Who’s Who in the Zoo (1942)

Kat Eschner's newsletter about animal-human relationships Vol. 2 Iss. 9

This week’s issue is brought to you by The Man in the High Castle, which I’m halfway through watching. It’s Friday, thank goodness, and I’m writing this while a friend’s small brown puppydog sleeps, drooling, on my knee. I could use a snack. Have a good weekend, everybody.

Oh, and: the first two CREATURE FEATURE subscriber posts went up this week, with another in the tubes for next week. If you would like to read them but really can’t afford to subscribe, email me at kat.eschner@gmail.com and I’m sure we can figure something out.

Image: A bald eagle gives the hairy eyeball in Warner Brother’s punny 1942 zoo short. You can watch in on Wikipedia although I’ll warn you there are a couple of racist puns.


San Francisco dogs keep eating pot by accident

They’re getting high off everything from poorly discarded joints to human poop, writes Laura Klivans for KQED. Vets think human poop is the culprit behind a recent rise in stoned puppers, she writes: “Dr. Black and other veterinarians believe this is becoming more common in the Bay Area, as more people are forced to live on the streets.”

Fact: A KQED investigation late last year confirmed an oft-repeated piece of San Francisco trivia: there are more dogs than kids in the unaffordable city.

Canadian legal first! Zookeeper charged with criminal animal cruelty

The charges laid against the owner of a Quebec zoo are the first time a zookeeper has been charged criminally with mistreating his charges. Criminal charges come with more severe penalties than civil charges. Over 100 animals live at the zoo. “Alain Lambert, who lives nearby, said he has seen dead or dying animals on the property. He said residents would bring apples for the deer in winter out of fear they weren’t being well fed,” according to The Canadian Press.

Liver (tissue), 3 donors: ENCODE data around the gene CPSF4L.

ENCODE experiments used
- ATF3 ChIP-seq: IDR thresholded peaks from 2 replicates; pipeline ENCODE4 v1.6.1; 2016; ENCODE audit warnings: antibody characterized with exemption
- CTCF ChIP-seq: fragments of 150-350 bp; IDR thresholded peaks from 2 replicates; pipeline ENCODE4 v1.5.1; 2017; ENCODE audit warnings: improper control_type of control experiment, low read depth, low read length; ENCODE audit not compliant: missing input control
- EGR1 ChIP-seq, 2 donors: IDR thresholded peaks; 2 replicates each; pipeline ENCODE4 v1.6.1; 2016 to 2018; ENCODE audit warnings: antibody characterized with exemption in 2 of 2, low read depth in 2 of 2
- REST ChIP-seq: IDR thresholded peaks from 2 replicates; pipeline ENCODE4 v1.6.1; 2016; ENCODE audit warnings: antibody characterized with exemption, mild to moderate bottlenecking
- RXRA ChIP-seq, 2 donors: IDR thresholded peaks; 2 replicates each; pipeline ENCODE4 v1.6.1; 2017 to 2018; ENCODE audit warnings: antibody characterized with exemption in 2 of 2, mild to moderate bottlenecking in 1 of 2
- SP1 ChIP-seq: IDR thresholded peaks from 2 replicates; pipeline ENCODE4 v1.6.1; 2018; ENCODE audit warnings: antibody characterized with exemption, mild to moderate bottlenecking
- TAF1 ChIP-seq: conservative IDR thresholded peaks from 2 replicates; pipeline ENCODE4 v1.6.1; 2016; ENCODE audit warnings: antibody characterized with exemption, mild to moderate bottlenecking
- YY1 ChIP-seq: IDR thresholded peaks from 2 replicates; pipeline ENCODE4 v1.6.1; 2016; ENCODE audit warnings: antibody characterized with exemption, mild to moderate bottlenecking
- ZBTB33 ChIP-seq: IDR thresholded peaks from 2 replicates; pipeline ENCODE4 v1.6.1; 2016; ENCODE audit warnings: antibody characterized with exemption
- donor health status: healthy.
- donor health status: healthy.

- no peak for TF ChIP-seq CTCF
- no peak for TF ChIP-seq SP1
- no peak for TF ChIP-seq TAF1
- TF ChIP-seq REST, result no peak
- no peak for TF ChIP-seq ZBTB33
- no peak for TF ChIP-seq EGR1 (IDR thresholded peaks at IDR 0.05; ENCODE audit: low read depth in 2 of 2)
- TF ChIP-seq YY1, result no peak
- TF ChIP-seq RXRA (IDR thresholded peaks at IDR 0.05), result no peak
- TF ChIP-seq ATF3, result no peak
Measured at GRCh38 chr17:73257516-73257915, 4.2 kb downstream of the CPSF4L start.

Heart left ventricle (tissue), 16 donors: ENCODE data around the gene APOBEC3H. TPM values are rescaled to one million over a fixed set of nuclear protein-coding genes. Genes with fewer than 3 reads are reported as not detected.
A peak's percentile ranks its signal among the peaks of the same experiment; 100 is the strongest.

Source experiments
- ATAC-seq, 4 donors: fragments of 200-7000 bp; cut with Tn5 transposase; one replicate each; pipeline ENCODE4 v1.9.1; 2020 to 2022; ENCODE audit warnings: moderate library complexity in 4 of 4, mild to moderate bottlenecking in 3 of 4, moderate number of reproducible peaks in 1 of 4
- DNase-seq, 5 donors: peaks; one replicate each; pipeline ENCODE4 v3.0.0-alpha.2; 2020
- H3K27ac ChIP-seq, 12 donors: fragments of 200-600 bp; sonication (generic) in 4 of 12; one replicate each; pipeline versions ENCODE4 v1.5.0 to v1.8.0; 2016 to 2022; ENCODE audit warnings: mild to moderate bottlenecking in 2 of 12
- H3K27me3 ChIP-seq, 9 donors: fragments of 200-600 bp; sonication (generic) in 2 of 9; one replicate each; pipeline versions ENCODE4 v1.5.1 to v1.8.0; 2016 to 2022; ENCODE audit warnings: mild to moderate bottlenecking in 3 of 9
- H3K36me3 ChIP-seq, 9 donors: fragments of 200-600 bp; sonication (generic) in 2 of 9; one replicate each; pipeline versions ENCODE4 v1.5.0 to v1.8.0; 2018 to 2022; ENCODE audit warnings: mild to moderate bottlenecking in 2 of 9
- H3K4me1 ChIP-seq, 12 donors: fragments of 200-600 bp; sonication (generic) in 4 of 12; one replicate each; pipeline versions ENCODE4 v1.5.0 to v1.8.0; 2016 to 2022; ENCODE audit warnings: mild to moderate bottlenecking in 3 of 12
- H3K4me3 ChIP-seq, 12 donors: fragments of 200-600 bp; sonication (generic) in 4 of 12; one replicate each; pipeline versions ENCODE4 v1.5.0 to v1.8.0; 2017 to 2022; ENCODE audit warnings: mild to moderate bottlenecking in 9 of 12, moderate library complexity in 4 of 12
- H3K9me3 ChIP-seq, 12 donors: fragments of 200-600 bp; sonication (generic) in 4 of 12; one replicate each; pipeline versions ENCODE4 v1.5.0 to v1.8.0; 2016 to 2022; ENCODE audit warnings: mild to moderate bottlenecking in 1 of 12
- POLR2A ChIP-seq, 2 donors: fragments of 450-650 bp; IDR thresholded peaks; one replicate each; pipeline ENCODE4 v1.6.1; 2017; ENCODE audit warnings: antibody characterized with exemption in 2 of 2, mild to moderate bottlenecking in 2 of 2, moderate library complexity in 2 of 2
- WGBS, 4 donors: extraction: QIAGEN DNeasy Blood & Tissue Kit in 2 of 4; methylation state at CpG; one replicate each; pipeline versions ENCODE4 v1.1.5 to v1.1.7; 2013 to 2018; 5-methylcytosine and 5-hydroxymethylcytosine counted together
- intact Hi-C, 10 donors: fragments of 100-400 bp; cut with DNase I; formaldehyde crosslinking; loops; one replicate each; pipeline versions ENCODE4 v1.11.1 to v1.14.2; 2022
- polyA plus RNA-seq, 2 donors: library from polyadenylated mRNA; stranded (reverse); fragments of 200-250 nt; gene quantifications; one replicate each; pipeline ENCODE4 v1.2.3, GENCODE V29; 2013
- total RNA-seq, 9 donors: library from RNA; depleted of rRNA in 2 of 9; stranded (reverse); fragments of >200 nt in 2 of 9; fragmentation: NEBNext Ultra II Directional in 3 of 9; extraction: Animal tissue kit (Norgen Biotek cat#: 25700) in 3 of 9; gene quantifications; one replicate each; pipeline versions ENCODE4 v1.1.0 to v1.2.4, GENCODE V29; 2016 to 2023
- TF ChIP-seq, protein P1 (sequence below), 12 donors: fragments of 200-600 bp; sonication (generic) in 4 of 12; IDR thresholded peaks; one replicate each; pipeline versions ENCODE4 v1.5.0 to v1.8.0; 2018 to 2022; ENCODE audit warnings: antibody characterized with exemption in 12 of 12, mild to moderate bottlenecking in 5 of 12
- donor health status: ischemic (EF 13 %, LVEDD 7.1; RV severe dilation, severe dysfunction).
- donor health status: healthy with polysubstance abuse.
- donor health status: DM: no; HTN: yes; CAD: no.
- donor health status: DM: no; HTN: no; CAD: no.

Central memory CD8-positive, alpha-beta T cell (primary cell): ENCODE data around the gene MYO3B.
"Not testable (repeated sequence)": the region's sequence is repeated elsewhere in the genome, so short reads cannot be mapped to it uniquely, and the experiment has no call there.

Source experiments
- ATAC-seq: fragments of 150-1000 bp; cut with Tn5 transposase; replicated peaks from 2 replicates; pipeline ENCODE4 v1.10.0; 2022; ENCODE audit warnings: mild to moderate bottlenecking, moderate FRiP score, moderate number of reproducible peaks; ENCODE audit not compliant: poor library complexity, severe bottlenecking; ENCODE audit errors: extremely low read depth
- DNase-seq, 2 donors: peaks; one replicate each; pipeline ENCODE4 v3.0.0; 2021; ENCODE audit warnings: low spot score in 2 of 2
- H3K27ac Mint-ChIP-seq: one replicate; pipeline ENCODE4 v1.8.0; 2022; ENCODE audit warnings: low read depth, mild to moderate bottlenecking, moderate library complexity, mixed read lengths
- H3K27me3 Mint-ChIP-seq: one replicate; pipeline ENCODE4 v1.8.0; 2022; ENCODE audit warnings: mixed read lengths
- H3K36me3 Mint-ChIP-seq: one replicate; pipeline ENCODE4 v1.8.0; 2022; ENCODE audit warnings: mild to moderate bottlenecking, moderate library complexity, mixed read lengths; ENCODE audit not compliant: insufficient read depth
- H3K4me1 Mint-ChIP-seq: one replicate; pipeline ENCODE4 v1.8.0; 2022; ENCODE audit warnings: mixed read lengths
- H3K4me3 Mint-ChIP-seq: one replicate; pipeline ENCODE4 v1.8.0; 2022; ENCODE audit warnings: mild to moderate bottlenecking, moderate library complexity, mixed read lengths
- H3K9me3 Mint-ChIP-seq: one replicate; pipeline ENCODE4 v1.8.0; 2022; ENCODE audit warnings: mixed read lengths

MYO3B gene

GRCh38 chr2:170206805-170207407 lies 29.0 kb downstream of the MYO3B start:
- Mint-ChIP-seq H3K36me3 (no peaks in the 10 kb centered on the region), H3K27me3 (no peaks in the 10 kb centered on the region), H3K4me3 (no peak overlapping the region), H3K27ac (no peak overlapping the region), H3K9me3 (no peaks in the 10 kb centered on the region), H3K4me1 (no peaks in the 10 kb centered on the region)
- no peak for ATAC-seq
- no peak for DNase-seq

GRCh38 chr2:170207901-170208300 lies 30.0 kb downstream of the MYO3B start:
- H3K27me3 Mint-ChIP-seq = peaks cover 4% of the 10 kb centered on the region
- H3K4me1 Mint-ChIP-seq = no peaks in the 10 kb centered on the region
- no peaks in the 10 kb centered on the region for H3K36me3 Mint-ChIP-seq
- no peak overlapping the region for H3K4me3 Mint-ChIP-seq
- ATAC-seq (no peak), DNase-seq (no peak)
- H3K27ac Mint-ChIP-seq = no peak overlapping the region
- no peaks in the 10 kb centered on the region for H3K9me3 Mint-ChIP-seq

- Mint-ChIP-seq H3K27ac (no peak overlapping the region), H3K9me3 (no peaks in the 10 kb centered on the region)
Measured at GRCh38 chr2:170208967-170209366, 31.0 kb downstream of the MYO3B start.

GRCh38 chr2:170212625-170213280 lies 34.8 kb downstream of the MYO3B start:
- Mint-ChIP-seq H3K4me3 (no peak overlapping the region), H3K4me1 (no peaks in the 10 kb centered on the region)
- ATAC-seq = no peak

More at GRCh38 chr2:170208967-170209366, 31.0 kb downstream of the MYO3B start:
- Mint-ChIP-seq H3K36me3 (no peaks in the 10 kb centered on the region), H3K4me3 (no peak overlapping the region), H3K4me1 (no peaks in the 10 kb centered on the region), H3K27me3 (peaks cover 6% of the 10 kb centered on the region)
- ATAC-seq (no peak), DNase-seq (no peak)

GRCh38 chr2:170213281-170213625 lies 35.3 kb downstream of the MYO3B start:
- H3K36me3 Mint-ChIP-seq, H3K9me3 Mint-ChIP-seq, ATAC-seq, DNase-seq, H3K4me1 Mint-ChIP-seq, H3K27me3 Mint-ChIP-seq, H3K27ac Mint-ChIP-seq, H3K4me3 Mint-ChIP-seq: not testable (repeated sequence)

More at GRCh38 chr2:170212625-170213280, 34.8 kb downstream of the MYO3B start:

Extra credit: There are lots of reasons to be skeptical of public zoos.

Forever I love Ratlanta

The vintage gem from Gray Chapman, vermin correspondent, is a snapshot of a city overrun. Also enjoy the amaaaazing illustration by Kristian Hammerstad. Atlanta has plenty of competition when it comes to rats, however: according to rankings from Orkin pest control, it was the fifteenth rattiest city in the country last year. The leader? Chicago.

LifeLine Animal Project places free-roaming feral cats that the nonprofit has spayed, neutered, and vaccinated to help control rodent populations at equestrian stables, warehouses, and farms. A man recently requested a working cat to deal with a rodent situation in his car, says Gin Taylor, LifeLine’s Community Cat Program director. The group declined to help, she says.

Just how useful are animal models in studies?

Huge medical advances have been made by experimenting on “model” animals such as mice, dogs, guinea pigs, rabbits and pigs, writes Yella Hewings-Martin in Medical News Today. I didn’t know much about the history of animal models before this, and I found this piece--and the questions she asks in it--really illuminating.

Anecdata: I suspect this look into animal models is inspired by the success of Twitter account @justsaysinmice, which retweets results being reported as if they’re definitely relevant to humans when the actual work was done IN MICE. Based on what I’ve seen, I think it’s already having an impact in science news. (Yes, I have done this kind of reporting too, mea culpa, mea culpa, mea maxima culpa.)


Bonus round

More things I read this week.


Please read me

My most recent work.

  1. All the buzz about NASA’s new fleet of space bees (Popular Science)

  2. Office temperatures tailored to men in suits are bad for business (Popular Science)

  3. Words at the end of the world: Science journalism in an age of wonder and terror (CREATURE FEATURE subscriber post)

  4. How do you clean up Pikachu pee? A CREATURE FEATURE movie review (subscriber post)